Kavanaugh Confirmed to Supreme Court
The US Senate confirmed President Trumps nomination of Brett ot the Supreme Court on October 6th, 2018. Kavanaugh replaces Justice Kennedy who retired in June and was considered the swing vote on the court. Kavanaugh’s judicial record is more conservative than that of Kennedy.
The US Senate by a vote of 50 to 48 confirmed the nomination of Brett Kavanaugh to Supreme Court. The vote came after the most contentious confirmation debate in recent American history. Kavanaugh was nominated after Associate Justice Anthony Kennedy of Savannah had clerked for retired in June. Kennedy was considered the swing vote on the court voting conservative on most issues but taking a more liberal position on topics such as gay rights. Kavanaugh who had been a Yale undergraduate and law school graduate after clerking for Justice Kennedy worked for four years as a lawyer in the Bush White House before being nominated for the US District where he served as a judge for 16 years.
Kavanaugh was on the original lists of judges that President Trump had put forth when he ran and is a member of the Federalist Society. When his name was announced, the pick was strongly opposed by the Democrats. An early issue in the confirmation hearings where tens of thousands of documents from the period that Kavanaugh served in the Bush White House that were not provided to the Senate Judiciary Committee that reviewed the nomination. However, the minorities ability to delay or stop a nomination had been all but destroyed by both Republicans and Democrats who had eliminated the rules that allowed for a filibuster in the nominating process.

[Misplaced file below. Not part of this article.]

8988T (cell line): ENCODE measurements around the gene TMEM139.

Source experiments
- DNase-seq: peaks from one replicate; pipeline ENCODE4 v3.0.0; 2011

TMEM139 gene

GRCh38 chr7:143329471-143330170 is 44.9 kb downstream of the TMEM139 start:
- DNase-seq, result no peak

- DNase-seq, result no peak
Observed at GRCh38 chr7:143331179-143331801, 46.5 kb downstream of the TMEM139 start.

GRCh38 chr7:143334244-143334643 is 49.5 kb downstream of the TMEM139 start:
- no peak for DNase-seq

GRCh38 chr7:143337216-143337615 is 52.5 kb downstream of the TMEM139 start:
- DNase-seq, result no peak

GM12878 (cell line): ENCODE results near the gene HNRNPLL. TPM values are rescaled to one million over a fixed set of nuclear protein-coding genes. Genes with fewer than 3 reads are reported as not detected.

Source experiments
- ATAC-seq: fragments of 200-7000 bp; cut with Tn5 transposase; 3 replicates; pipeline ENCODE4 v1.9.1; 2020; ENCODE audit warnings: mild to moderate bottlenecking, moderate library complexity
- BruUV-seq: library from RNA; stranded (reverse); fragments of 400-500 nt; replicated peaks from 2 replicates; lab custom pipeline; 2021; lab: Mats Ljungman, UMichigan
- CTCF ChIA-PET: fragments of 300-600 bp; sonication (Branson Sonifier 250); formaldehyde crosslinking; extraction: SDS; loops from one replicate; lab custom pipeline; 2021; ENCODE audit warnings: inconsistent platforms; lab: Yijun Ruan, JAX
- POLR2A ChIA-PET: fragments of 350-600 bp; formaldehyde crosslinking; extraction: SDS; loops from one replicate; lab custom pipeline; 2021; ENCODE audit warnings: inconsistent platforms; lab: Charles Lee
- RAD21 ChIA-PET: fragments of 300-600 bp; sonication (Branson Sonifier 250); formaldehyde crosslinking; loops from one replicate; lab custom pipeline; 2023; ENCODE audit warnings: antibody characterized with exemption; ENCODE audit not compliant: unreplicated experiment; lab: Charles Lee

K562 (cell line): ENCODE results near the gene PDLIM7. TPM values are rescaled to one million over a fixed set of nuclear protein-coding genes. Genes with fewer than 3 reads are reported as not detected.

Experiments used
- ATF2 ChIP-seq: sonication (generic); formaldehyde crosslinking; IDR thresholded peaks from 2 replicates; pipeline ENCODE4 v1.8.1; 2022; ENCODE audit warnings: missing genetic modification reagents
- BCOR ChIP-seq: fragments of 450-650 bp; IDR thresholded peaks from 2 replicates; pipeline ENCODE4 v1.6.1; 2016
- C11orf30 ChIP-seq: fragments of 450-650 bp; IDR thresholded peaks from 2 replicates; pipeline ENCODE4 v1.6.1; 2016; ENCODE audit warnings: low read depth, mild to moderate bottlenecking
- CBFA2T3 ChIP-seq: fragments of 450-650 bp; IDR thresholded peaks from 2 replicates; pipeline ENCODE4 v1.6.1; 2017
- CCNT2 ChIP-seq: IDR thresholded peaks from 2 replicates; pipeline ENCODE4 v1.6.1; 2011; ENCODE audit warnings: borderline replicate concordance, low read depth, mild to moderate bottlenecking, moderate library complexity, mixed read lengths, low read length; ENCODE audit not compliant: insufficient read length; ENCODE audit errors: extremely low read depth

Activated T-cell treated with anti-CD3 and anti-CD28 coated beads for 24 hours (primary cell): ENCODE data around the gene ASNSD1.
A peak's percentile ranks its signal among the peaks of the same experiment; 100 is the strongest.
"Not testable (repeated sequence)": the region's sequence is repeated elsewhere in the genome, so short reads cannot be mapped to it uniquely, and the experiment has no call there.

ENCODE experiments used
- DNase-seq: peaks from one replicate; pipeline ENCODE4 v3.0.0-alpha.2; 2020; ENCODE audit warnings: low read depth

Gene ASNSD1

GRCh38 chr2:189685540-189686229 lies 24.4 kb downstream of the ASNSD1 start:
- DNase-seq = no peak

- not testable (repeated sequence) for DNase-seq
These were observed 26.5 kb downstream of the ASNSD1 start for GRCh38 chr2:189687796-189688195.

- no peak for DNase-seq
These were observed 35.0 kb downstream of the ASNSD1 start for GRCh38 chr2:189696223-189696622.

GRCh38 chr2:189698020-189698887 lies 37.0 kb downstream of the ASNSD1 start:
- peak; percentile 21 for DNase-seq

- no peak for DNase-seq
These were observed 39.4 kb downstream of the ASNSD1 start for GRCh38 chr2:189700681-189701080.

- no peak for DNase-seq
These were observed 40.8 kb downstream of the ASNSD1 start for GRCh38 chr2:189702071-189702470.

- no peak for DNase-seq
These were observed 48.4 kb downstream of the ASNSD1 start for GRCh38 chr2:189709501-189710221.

It looked that despite the unified Democratic opposition Kavanaugh was going to be confirmed without too much difficulty. However, a Professor of Psychology at Palo Alto College Dr. Christine Blassey Ford came reported that when both she and Kavanaugh was in College Kavanaugh had attempted to rape her. A number of additional women came forward and claimed that Kavanaugh had not acted appropriately After a few days of discussion the Republican Chairman of the Judiciary Committee agreed to reopen the hearing and hear from both Dr. Ford and Justice Kavanaugh about the charges. The Republican on the Committee decided to hire an outside woman counsel to ask Dr. Ford questions. The hearing was held on September 27th. She gave compelling testimony that convinced many that she was telling the truth. At the end of her testimony even right-wing media sources said Kavanaugh was done. However, after Ford’s testimony Kavanaugh testified and gave an angry partisan speech claiming that the attacks on him were part of a partisan witch hunt. Kavanaugh speech seemed to galvanize the Republican on the committee who started speaking in support of Kavanaugh. The next day there was an expectation that the committee would vote to approve the nomination and send to the Senate. At the last moment, Senator Flak stated that he would vote in favor of sending it to the Senate but only on the condition that the FBI would do an additional background check on Kavanaugh. The White House agreed and a limited FBI investigation which interviewed nine witnesses. The results of the investigation which were not shared with the public and secretly shared with the Senators did not bring to light any new corroborating evidence of Dr. Ford's allegations. The Democrats and Ford’s lawyers complained bitterly that a full investigation of Judge Kavanaugh had not been done. Many questions remained unanswered including issues of whether the Judge had been wholly truthful during his testimony. The critical Republican Senator whose views were unknown until the end were Susan Collins of Maine and Senator Lisa Murkowski of Alaska and retiring Senator Flake of Arizona. In the final vote, Murkowski was the only Republican who opposed the nominee. The final vote was 50-48 with one Democrat voting in Kavanuah’s favor. It was the closest vote since 1881 when a vote of 24 to 23 confirmed justice Stanley Matthews.